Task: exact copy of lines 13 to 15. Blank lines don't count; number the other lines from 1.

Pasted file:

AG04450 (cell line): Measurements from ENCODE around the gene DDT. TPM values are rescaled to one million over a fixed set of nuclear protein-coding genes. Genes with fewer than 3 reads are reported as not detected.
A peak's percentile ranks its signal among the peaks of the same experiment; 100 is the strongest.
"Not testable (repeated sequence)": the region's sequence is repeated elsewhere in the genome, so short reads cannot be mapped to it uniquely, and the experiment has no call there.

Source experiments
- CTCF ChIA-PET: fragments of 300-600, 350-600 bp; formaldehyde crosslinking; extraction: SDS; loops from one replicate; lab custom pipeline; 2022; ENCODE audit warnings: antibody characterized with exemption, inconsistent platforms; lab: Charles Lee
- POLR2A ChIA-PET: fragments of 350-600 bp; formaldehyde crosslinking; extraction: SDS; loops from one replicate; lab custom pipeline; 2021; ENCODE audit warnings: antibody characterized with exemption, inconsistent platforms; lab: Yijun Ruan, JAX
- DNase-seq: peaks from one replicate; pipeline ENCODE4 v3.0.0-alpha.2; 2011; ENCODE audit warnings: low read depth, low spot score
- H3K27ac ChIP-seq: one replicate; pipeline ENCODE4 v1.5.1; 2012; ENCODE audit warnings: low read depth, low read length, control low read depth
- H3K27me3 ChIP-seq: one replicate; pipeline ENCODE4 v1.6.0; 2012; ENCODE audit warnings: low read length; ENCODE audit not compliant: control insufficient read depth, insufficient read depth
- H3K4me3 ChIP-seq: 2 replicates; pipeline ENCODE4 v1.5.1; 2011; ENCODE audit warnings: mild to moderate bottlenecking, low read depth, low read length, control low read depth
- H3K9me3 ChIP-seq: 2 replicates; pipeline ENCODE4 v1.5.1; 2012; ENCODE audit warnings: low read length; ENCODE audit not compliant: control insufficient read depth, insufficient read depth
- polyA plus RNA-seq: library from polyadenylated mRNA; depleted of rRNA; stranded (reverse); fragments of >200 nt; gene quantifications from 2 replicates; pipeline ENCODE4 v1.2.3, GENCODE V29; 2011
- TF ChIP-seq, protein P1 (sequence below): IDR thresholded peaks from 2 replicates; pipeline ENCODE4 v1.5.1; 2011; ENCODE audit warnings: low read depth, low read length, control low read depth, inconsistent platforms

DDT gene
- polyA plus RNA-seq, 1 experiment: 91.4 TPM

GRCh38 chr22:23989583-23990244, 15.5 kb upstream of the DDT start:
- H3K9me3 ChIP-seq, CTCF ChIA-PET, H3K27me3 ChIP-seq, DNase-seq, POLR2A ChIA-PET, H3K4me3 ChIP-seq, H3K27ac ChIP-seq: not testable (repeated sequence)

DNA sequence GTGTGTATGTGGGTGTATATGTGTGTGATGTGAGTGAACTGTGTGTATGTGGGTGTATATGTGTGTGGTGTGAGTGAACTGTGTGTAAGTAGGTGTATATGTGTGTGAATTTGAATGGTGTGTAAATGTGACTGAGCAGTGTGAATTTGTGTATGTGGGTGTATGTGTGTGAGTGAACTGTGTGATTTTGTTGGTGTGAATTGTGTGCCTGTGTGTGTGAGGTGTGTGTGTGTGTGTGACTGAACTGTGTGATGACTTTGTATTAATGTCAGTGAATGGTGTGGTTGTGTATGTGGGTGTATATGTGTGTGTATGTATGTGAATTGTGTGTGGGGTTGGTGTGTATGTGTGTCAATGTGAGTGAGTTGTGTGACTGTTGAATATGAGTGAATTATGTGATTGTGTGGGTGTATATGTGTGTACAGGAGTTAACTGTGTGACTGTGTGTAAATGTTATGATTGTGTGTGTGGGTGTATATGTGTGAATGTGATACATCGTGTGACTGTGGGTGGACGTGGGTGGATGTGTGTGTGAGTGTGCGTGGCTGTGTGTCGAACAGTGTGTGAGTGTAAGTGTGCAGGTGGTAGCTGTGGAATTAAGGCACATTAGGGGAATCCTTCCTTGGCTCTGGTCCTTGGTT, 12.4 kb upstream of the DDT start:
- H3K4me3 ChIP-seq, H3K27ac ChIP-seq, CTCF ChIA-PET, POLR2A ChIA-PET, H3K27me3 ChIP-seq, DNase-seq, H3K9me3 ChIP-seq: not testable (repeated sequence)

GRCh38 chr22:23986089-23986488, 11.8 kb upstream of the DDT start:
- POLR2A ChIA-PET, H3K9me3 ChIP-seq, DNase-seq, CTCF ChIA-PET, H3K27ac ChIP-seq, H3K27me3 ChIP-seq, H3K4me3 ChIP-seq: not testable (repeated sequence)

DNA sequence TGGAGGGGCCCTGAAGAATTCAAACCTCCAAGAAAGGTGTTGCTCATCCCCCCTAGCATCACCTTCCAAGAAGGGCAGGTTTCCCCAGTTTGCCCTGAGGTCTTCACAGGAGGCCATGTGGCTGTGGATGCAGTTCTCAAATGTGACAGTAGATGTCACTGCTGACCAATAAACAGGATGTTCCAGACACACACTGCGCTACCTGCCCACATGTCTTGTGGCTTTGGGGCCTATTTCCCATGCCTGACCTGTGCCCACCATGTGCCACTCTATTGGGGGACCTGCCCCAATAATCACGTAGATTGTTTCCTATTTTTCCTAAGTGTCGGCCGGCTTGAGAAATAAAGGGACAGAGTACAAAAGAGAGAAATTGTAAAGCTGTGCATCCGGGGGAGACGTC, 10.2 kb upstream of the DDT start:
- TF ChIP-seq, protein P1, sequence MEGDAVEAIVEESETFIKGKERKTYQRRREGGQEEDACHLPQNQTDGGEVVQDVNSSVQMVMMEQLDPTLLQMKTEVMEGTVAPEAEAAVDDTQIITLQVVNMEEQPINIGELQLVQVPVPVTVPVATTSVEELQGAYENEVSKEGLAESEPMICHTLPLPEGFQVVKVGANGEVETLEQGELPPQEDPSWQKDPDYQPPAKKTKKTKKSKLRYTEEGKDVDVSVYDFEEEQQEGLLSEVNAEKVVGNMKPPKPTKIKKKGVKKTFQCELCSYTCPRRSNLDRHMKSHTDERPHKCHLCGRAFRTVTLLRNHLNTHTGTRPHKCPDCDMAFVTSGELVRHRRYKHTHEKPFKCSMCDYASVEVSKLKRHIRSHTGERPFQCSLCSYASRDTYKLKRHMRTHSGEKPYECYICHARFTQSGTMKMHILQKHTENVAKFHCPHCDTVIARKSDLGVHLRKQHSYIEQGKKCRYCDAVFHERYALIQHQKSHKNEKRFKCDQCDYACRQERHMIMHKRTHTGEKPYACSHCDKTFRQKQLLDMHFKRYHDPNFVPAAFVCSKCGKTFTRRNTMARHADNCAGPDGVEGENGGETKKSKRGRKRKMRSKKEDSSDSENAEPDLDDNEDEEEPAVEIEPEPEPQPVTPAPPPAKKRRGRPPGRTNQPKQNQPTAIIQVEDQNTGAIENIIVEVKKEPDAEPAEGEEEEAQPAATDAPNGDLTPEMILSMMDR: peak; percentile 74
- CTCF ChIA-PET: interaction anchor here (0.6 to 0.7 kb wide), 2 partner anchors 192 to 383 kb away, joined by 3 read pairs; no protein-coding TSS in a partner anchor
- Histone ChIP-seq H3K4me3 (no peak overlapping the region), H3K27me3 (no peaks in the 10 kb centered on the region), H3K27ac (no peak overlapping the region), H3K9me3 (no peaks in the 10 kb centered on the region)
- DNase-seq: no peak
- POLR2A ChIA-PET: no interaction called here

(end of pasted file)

- TF ChIP-seq, protein P1 (sequence below): IDR thresholded peaks from 2 replicates; pipeline ENCODE4 v1.5.1; 2011; ENCODE audit warnings: low read depth, low read length, control low read depth, inconsistent platforms

DDT gene
- polyA plus RNA-seq, 1 experiment: 91.4 TPM